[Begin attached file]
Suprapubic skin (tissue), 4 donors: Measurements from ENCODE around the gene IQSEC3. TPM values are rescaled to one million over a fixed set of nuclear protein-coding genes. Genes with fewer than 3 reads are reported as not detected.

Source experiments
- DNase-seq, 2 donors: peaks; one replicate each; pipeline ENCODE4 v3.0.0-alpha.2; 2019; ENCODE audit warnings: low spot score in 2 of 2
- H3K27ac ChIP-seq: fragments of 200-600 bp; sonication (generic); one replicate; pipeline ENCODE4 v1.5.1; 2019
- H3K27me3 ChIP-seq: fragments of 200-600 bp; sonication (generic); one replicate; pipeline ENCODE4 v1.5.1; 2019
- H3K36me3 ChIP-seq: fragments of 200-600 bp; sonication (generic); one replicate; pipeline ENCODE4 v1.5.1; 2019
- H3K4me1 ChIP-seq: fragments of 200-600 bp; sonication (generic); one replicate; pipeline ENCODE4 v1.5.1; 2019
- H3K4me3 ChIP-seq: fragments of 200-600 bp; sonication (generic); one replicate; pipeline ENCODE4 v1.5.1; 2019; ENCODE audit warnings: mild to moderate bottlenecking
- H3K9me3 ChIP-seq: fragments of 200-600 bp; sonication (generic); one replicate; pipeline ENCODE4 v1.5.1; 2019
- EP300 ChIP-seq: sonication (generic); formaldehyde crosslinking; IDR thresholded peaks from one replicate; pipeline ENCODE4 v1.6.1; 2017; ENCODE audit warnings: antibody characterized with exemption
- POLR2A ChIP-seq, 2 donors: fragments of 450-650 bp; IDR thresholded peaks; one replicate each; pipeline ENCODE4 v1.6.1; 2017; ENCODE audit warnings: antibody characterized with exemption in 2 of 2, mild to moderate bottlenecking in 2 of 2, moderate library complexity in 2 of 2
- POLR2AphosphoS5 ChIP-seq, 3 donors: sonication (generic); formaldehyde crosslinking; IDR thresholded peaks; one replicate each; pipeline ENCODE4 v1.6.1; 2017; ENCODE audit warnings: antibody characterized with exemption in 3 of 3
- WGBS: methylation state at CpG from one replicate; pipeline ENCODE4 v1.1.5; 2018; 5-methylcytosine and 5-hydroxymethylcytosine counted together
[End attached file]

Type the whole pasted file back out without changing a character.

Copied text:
Suprapubic skin (tissue), 4 donors: Measurements from ENCODE around the gene IQSEC3. TPM values are rescaled to one million over a fixed set of nuclear protein-coding genes. Genes with fewer than 3 reads are reported as not detected.

Source experiments
- DNase-seq, 2 donors: peaks; one replicate each; pipeline ENCODE4 v3.0.0-alpha.2; 2019; ENCODE audit warnings: low spot score in 2 of 2
- H3K27ac ChIP-seq: fragments of 200-600 bp; sonication (generic); one replicate; pipeline ENCODE4 v1.5.1; 2019
- H3K27me3 ChIP-seq: fragments of 200-600 bp; sonication (generic); one replicate; pipeline ENCODE4 v1.5.1; 2019
- H3K36me3 ChIP-seq: fragments of 200-600 bp; sonication (generic); one replicate; pipeline ENCODE4 v1.5.1; 2019
- H3K4me1 ChIP-seq: fragments of 200-600 bp; sonication (generic); one replicate; pipeline ENCODE4 v1.5.1; 2019
- H3K4me3 ChIP-seq: fragments of 200-600 bp; sonication (generic); one replicate; pipeline ENCODE4 v1.5.1; 2019; ENCODE audit warnings: mild to moderate bottlenecking
- H3K9me3 ChIP-seq: fragments of 200-600 bp; sonication (generic); one replicate; pipeline ENCODE4 v1.5.1; 2019
- EP300 ChIP-seq: sonication (generic); formaldehyde crosslinking; IDR thresholded peaks from one replicate; pipeline ENCODE4 v1.6.1; 2017; ENCODE audit warnings: antibody characterized with exemption
- POLR2A ChIP-seq, 2 donors: fragments of 450-650 bp; IDR thresholded peaks; one replicate each; pipeline ENCODE4 v1.6.1; 2017; ENCODE audit warnings: antibody characterized with exemption in 2 of 2, mild to moderate bottlenecking in 2 of 2, moderate library complexity in 2 of 2
- POLR2AphosphoS5 ChIP-seq, 3 donors: sonication (generic); formaldehyde crosslinking; IDR thresholded peaks; one replicate each; pipeline ENCODE4 v1.6.1; 2017; ENCODE audit warnings: antibody characterized with exemption in 3 of 3
- WGBS: methylation state at CpG from one replicate; pipeline ENCODE4 v1.1.5; 2018; 5-methylcytosine and 5-hydroxymethylcytosine counted together